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Cesar Manrique (1919-1992)

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Because i encountered a nice publication on this obscure painter , i decided to write a blog on the artist. The main part of this text comes fromT the Cesar Manrique devoted site. They did an excellent job in making more information available on Manrique

César Manrique Cabrera was born on April 24,1919 in Puerto Naos, Arrecife (Lanzarote), the son of Francisca y Gumersindo. His father was a food merchant and his grandfather a notary public. César preceded his twin sister Amparo by just a few minutes. He had another sister and brother all of whom are alive today. Don Gumersindo came from Fuerteventura of good family background and emigrated to Lanzarote.

The Manriques constituted a typical middle class family, without financial burdens. In 1934, his father bought a lot in Caleta de Famara and built a house next to the ocean. This house left a visible impression that lasted his lifetime, he remembered with joy:” My greatest happiness is to recall a happy childhood,five month summer vacationsin the Caleta and the Famara beach, with its eight kilometers of clean and fine sand framed by cliffs of more than four hundred meters high that reflected on the beach like in a mirror. That image has been engraved in my soul as something of extraordinary beauty that I will never forget in all of my life.”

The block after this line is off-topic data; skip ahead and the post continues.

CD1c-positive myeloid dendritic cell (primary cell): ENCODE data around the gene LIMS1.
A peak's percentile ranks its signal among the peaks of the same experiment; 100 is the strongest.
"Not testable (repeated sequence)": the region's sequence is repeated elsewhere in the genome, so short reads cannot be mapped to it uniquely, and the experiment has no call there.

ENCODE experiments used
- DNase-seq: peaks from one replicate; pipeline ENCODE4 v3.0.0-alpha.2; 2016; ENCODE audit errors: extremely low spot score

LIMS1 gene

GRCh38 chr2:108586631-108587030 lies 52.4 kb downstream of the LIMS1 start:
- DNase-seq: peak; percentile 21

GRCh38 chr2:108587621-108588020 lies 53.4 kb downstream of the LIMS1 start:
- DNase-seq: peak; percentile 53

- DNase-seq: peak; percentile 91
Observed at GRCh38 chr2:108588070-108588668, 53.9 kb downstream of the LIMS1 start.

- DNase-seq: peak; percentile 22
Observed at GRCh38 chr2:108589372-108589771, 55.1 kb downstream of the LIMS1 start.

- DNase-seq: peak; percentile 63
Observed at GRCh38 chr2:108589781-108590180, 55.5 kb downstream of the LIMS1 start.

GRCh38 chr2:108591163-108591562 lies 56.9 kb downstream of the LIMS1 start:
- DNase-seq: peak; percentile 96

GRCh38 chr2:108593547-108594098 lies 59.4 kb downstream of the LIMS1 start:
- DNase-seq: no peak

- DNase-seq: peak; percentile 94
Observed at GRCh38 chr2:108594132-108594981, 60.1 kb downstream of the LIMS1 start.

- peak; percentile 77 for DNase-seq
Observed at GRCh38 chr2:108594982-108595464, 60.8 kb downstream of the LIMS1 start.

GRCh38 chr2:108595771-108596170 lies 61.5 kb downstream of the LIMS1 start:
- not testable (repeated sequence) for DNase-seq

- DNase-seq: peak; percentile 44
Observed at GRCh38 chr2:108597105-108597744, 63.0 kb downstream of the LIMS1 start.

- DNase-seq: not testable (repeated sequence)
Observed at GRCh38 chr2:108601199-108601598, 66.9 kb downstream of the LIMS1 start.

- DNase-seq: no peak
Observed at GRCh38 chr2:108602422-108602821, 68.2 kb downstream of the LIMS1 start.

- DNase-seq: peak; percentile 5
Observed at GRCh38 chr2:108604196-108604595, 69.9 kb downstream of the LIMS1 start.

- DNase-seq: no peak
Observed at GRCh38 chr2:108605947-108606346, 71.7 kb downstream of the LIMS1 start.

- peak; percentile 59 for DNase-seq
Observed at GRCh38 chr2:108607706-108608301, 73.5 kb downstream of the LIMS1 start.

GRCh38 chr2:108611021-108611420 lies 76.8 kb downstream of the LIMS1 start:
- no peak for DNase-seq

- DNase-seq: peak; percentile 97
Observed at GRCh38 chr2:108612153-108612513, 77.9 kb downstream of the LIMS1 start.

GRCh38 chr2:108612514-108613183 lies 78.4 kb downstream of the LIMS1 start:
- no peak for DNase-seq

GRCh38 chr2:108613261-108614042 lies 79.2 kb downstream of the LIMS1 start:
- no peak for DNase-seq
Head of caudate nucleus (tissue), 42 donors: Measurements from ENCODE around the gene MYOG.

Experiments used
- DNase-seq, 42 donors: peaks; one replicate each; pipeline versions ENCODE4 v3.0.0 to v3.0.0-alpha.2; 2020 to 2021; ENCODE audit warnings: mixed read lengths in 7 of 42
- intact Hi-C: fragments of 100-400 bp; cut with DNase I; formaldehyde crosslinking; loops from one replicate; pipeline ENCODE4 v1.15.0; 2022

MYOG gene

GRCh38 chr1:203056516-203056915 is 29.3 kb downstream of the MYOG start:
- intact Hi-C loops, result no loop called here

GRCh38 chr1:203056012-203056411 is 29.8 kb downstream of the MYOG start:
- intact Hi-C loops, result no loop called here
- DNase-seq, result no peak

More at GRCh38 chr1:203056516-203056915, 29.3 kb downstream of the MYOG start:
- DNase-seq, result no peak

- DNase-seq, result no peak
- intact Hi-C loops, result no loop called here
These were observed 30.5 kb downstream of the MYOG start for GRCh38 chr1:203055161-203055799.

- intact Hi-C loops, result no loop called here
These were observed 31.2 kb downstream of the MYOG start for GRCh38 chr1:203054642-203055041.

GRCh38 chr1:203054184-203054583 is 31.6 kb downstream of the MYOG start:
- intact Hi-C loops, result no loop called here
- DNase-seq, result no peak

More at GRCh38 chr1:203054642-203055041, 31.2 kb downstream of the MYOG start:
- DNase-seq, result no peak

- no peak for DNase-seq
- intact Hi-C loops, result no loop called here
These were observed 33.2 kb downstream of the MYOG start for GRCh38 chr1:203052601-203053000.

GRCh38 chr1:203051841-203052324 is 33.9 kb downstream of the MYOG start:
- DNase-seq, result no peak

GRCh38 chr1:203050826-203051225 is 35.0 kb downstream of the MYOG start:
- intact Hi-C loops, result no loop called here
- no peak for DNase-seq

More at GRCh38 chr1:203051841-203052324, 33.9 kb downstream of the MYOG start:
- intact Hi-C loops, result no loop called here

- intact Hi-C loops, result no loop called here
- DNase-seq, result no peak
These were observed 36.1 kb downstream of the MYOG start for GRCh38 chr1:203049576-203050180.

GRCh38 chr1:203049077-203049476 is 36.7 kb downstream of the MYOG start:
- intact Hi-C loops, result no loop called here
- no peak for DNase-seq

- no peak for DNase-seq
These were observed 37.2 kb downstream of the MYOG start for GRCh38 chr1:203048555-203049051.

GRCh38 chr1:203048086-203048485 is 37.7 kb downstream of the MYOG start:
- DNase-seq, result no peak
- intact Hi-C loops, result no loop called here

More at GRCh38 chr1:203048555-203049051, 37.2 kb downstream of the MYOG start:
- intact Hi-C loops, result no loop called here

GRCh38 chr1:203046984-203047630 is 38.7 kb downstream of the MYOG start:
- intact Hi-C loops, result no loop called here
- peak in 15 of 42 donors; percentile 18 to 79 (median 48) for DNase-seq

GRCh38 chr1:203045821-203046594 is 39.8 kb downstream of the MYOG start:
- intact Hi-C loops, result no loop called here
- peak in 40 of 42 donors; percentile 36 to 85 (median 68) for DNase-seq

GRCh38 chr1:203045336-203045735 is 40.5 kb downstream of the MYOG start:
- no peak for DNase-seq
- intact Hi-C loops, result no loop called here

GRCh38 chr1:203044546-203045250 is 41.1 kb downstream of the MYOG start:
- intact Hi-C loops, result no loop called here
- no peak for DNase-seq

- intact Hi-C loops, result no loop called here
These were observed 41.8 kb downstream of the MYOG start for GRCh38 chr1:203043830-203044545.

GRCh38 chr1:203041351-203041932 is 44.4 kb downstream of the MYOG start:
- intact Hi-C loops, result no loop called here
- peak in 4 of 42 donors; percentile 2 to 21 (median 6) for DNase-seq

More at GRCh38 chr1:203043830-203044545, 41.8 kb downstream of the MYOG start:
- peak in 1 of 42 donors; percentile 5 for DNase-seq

He participated as a volunteer in the Spanish Civil War on Franco’s side. His experience of the war was atrocious and he refused to talk about it. In the summer of 1939, once the war was over, César returned to Arrecife. He returned still wearing his military uniform. After greeting his mother and siblings, he went up on the flat roof, took off his clothes, agrily stepped over them, sprayed them with petroleun and burned them.

At the end of the Spanish Civil War, he entered the La Laguna University to study Technical Architecture, which he would abandon after two years. In 1945 he travels to Madrid and enters with a scholarship, to the Academia de Bellas Artes de San Fernando, where he would graduate as Art Professor and painter.

In the Fall of 1964, following the advise of his cousin Manuel Manrique, a New York Psychoanalyst and writer, Cesar traveled to that city where he stayed until the summer of 1966. He was the guest of Waldo Diaz-Balart, a Cuban painter, who lived in the Lower East Side, at the time, a neighborhood of artists, journalists, writers, and bohemians. Later he was able to obtain through his cousin Manuel’s friendship with the Director of the Institute of International Education, which was sponsored by Nelson Rockefeller. a generous grant which allowed him to rent his own studio and produce a number of paintings which he exhibited with success in the prestigious New York gallery “Catherine Viviano” .